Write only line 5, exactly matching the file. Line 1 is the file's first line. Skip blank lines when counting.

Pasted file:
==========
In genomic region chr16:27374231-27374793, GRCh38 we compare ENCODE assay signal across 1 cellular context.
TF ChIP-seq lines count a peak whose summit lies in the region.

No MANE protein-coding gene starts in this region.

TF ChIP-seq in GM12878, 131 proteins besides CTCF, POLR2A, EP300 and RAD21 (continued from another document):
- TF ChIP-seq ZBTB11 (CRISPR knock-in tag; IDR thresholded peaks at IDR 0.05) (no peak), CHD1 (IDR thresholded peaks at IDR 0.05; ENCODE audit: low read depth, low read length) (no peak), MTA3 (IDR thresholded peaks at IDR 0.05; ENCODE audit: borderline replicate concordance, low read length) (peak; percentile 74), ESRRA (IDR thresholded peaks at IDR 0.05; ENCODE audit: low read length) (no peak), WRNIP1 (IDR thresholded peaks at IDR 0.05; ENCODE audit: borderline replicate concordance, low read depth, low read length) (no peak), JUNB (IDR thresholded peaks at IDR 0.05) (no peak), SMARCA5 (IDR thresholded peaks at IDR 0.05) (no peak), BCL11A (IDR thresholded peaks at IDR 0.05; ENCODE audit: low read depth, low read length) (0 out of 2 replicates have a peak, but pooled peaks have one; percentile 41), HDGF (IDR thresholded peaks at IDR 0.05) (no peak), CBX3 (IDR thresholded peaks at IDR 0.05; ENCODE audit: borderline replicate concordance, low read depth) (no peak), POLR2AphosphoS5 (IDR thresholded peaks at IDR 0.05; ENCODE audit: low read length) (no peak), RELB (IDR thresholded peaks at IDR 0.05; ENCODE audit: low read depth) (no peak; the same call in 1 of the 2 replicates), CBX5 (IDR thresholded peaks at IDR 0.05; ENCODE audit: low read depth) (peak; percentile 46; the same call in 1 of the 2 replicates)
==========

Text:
- TF ChIP-seq ZBTB11 (CRISPR knock-in tag; IDR thresholded peaks at IDR 0.05) (no peak), CHD1 (IDR thresholded peaks at IDR 0.05; ENCODE audit: low read depth, low read length) (no peak), MTA3 (IDR thresholded peaks at IDR 0.05; ENCODE audit: borderline replicate concordance, low read length) (peak; percentile 74), ESRRA (IDR thresholded peaks at IDR 0.05; ENCODE audit: low read length) (no peak), WRNIP1 (IDR thresholded peaks at IDR 0.05; ENCODE audit: borderline replicate concordance, low read depth, low read length) (no peak), JUNB (IDR thresholded peaks at IDR 0.05) (no peak), SMARCA5 (IDR thresholded peaks at IDR 0.05) (no peak), BCL11A (IDR thresholded peaks at IDR 0.05; ENCODE audit: low read depth, low read length) (0 out of 2 replicates have a peak, but pooled peaks have one; percentile 41), HDGF (IDR thresholded peaks at IDR 0.05) (no peak), CBX3 (IDR thresholded peaks at IDR 0.05; ENCODE audit: borderline replicate concordance, low read depth) (no peak), POLR2AphosphoS5 (IDR thresholded peaks at IDR 0.05; ENCODE audit: low read length) (no peak), RELB (IDR thresholded peaks at IDR 0.05; ENCODE audit: low read depth) (no peak; the same call in 1 of the 2 replicates), CBX5 (IDR thresholded peaks at IDR 0.05; ENCODE audit: low read depth) (peak; percentile 46; the same call in 1 of the 2 replicates)